How my run-in with Chinese censorship shows the country as more than a global Big Brother

World View: The life of Aung San Suu Kyi, who successfully confronted dictatorship, is too sensitive for publication in China

Peter Popham@peterpopham
Sunday 03 January 2016 19:08
The life of Aung San Suu Kyi, who successfully confronted dictatorship, is too sensitive for publication in China
The life of Aung San Suu Kyi, who successfully confronted dictatorship, is too sensitive for publication in China

Whatever else the New Year may bring, one thing is certain: more than ever before, the planet will find itself at the mercy of China. If its economy continues to flourish, we in Europe may enjoy stability, and perhaps modest growth. If its economy crashes, all bets are off.

The People’s Republic’s burgeoning power is not all bad. Its potential for good was demonstrated at the recent climate conference in Paris, where its about-turn made the difference between success and failure. Faced with ecological Armageddon, China has grasped the dangers of galloping economic growth. And because it is an authoritarian state, we can be fairly confident that it will now go on to do something about it – on a scale that can make a difference.

But China’s actions and policies are often not as clear and decisive as its government would like the world to believe. Because it is a one-party state with a neutered mainstream media, emerging from the historic culture of East Asia where discretion, tact and “face” have always been valued highly, China succeeds in giving the impression of a vast nation acting like a single awesome machine. But in my own experience the reality is rather different.

Four years ago my biography of Aung San Suu Kyi, The Lady and the Peacock, was published in the UK and the US. The Chinese language rights were snapped up by Linking Publishing Co in Taiwan and the edition of the book in the complex characters used in the island became a bestseller. The struggle of an indomitable Asian woman to rescue her country from tyranny was hugely appealing to a Chinese readership.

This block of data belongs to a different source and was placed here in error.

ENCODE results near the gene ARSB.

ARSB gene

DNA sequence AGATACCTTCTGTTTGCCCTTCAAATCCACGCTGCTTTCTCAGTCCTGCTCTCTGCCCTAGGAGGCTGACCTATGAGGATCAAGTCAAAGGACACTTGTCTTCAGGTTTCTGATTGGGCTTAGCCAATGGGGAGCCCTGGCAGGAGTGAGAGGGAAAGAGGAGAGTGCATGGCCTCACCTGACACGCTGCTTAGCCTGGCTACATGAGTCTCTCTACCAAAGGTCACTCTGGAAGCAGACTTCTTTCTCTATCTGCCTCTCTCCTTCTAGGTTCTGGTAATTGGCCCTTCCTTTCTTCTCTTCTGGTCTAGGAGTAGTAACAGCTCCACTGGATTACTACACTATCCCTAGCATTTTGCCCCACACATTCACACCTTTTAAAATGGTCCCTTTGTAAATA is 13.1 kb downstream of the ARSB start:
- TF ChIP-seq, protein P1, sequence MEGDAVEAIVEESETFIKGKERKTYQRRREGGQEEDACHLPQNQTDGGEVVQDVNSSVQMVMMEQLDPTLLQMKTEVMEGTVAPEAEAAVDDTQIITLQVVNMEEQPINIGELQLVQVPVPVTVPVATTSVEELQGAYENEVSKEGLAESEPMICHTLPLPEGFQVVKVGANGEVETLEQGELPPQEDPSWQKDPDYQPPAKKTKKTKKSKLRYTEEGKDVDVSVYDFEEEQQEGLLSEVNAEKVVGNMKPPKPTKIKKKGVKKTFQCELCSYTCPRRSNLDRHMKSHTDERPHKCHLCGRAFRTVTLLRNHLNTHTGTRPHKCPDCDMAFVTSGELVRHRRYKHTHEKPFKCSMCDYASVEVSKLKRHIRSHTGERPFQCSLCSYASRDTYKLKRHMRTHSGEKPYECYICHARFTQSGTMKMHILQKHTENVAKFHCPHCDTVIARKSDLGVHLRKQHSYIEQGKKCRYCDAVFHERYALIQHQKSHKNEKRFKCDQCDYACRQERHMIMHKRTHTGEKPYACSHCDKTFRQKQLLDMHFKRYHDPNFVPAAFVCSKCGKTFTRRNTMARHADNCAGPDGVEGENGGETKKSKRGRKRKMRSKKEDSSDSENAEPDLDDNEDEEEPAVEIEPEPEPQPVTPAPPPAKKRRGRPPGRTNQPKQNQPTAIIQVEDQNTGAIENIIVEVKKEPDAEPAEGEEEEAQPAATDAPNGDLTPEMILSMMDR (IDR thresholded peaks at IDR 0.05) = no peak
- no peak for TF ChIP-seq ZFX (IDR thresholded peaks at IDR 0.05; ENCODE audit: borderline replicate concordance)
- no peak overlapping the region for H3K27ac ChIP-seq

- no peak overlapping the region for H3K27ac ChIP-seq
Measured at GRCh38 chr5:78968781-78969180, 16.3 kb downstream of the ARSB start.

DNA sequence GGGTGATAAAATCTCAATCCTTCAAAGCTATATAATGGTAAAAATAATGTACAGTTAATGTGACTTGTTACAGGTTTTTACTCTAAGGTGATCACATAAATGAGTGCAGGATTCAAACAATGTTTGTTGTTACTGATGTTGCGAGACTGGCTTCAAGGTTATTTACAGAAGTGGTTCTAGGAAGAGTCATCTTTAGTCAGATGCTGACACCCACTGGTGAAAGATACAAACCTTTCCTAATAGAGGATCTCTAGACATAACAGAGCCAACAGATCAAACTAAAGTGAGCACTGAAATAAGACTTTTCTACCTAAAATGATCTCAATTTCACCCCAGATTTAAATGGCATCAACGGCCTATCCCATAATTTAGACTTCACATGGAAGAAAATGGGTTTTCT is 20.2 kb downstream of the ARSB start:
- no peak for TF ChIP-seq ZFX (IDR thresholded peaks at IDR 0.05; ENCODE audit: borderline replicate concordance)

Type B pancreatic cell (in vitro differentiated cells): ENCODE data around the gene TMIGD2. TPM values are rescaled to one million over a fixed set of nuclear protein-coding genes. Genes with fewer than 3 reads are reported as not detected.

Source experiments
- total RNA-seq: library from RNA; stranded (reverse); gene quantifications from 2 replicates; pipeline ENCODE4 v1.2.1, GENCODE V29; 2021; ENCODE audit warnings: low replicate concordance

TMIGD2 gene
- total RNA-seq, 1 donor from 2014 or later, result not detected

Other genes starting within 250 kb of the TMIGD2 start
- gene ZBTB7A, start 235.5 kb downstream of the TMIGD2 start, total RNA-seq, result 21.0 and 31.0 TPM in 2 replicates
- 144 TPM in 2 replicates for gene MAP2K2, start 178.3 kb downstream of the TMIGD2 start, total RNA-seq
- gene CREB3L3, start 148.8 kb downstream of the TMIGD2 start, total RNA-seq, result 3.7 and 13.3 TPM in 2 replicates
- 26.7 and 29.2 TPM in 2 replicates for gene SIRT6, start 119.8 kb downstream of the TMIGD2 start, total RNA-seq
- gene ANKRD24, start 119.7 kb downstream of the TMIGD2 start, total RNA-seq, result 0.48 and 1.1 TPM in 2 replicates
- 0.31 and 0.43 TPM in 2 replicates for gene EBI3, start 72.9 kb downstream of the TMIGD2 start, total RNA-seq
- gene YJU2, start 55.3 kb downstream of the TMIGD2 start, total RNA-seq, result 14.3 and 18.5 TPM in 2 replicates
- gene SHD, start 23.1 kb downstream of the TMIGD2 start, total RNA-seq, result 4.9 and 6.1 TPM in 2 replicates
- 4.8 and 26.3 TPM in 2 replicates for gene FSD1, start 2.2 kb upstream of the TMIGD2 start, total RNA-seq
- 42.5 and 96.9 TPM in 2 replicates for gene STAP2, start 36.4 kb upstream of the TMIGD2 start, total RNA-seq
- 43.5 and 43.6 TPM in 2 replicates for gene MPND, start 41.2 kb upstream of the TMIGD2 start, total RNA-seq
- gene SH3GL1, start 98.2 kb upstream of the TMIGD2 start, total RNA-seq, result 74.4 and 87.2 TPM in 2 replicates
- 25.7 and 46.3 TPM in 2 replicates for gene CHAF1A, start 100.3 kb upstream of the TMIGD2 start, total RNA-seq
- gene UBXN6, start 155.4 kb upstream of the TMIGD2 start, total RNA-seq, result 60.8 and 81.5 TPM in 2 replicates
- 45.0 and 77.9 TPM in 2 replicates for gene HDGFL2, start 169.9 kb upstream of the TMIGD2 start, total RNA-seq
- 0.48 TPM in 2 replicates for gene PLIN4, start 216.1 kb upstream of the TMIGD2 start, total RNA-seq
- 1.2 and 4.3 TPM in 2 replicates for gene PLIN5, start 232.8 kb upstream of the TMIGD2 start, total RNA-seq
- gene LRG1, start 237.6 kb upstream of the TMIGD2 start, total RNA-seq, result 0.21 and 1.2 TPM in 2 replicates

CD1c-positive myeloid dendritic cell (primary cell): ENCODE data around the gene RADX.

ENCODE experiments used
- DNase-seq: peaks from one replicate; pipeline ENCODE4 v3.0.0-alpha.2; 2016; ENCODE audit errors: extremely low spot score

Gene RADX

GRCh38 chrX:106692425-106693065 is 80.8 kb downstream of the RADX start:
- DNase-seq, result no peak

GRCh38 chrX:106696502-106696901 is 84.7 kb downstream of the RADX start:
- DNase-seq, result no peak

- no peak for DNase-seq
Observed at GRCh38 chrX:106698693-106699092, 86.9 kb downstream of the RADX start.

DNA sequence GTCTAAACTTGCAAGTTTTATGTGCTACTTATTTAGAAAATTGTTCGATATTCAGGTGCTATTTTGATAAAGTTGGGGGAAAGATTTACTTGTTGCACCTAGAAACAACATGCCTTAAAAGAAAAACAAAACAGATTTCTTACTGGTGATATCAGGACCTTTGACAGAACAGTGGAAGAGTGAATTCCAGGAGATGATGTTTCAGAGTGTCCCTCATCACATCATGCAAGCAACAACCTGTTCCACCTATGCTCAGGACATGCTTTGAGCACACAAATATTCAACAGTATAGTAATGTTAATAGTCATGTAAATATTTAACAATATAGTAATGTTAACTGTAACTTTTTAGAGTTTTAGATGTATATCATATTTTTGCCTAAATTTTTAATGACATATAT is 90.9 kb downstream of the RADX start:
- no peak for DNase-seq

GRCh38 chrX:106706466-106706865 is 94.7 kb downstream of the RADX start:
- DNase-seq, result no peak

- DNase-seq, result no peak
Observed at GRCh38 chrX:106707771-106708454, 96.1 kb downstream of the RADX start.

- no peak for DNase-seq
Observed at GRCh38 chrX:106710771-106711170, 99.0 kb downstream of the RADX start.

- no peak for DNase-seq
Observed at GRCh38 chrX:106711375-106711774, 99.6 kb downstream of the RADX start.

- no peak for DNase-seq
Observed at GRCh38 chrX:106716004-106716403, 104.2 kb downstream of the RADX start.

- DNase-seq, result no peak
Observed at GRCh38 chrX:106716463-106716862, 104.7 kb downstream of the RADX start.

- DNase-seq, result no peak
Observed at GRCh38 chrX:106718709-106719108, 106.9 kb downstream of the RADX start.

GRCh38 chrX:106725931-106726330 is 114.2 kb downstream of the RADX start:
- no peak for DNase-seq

The book’s success did not go unnoticed in Beijing, and after a while a mainland publisher approached my agent about producing a version in the simplified characters used in the People’s Republic. I was told there would have to be some cuts, and when I found myself in Beijing speaking at a literary festival I visited the publisher’s offices to discuss them. Any form of censorship is undesirable, but I take the view that some cuts may be worth accepting if they are the price for getting one’s ideas across to a large new readership. When the story concerns a champion of democracy confronting a one-party state, the opportunity is especially appealing.

At the publisher’s office I asked what cuts they had in mind. Various delicate passages were mentioned: anything showing the PRC in a bad light was going to be taboo. But one curious point of sensitivity sticks in my memory. The nice young woman in charge of the translation pointed out that the word “communist” appeared several times in the book. I had recorded that an uncle of Suu Kyi was the leader of the Burmese Communist Party. She wasn’t sure that this would get past the censors.

How could the use of the word “communist” be an issue in the world’s biggest communist state? I was baffled.

But some months later, before any decision could be taken about cuts, my agent forwarded me an apologetic mail from the publisher: the policy on publishing politically sensitive works had been tightened (Xi Jinping had recently come to power), and no licence to publish my book would now be forthcoming. The publisher was very sorry, and paid a decent kill fee in compensation.

Bizarrely, exactly the same thing has just happened all over again: my Chinese literary Groundhog Day. Another Beijing publisher approached my agent about the rights. We started discussing an advance, royalties, print run and so on, and I felt it prudent this time to insert a kill fee into the contract. But before it could be signed, word came that publication had again been blocked. “So frustrated to let you know that the publisher still cannot be allowed to publish this title in China,” the Chinese agent wrote. “We both pour much of the time and energy into this project so are also feel [sic] very depressed to hear this news.”

I like to think that this saga has a positive message. Behind its monolithic exterior, its awful government-approved newspapers, its poker-faced leaders and rubber-stamp parliament, the People’s Republic teems with people and organisations doing their best to make their country a more human, less repressive, more open-minded place. They don’t have an easy time of it and – as happened with my two publishers – the big foot of authority is ever ready to stamp on their endeavours. But they keep on trying! I start the year in hope of a third offer of publication from another plucky Beijing publisher. This time, with Suu Kyi installed in power, it might even come to pass.

These Chinese publishers are not alone in challenging state dogma. The only foreign embassy in London with a permanent demonstration on its doorstep is China’s, with round-the-clock protesters from the blacklisted religious group Falun Gong parked across from their front door. The career of the artist Ai Weiwei, successively imprisoned and commissioned, intimidated and applauded, exposes a state with a scary propensity to bully its citizens, but a citizenry increasingly disinclined to take it.

We need to see China less as a global Big Brother than as one billion-plus souls desperate to connect with the rest of the world. And slowly succeeding in doing so.

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